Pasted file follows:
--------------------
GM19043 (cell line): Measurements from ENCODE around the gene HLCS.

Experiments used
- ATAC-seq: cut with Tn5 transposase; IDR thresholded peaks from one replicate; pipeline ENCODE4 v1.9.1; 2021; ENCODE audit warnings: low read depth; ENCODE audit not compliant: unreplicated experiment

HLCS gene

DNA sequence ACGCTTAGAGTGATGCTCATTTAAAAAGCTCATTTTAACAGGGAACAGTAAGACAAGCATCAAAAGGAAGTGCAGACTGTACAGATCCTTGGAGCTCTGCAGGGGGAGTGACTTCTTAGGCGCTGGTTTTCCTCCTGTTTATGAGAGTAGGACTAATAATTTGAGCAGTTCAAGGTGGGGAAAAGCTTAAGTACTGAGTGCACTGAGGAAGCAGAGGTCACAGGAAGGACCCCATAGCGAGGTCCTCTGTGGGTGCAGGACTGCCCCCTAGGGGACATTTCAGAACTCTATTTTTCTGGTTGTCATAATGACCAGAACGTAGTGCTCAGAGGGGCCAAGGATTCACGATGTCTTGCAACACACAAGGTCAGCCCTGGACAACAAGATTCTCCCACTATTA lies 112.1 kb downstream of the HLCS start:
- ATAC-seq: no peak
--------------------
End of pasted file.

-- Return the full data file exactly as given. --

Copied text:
GM19043 (cell line): Measurements from ENCODE around the gene HLCS.

Experiments used
- ATAC-seq: cut with Tn5 transposase; IDR thresholded peaks from one replicate; pipeline ENCODE4 v1.9.1; 2021; ENCODE audit warnings: low read depth; ENCODE audit not compliant: unreplicated experiment

HLCS gene

DNA sequence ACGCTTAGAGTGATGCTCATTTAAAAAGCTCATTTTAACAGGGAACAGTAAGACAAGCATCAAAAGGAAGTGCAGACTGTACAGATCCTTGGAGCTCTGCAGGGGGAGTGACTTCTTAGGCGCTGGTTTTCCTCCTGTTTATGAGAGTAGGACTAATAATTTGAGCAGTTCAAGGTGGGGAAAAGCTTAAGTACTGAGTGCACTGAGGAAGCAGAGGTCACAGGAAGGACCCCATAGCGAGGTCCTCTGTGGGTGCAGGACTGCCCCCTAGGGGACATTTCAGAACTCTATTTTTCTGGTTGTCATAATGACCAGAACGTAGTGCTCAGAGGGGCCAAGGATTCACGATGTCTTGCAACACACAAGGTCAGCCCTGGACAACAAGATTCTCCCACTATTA lies 112.1 kb downstream of the HLCS start:
- ATAC-seq: no peak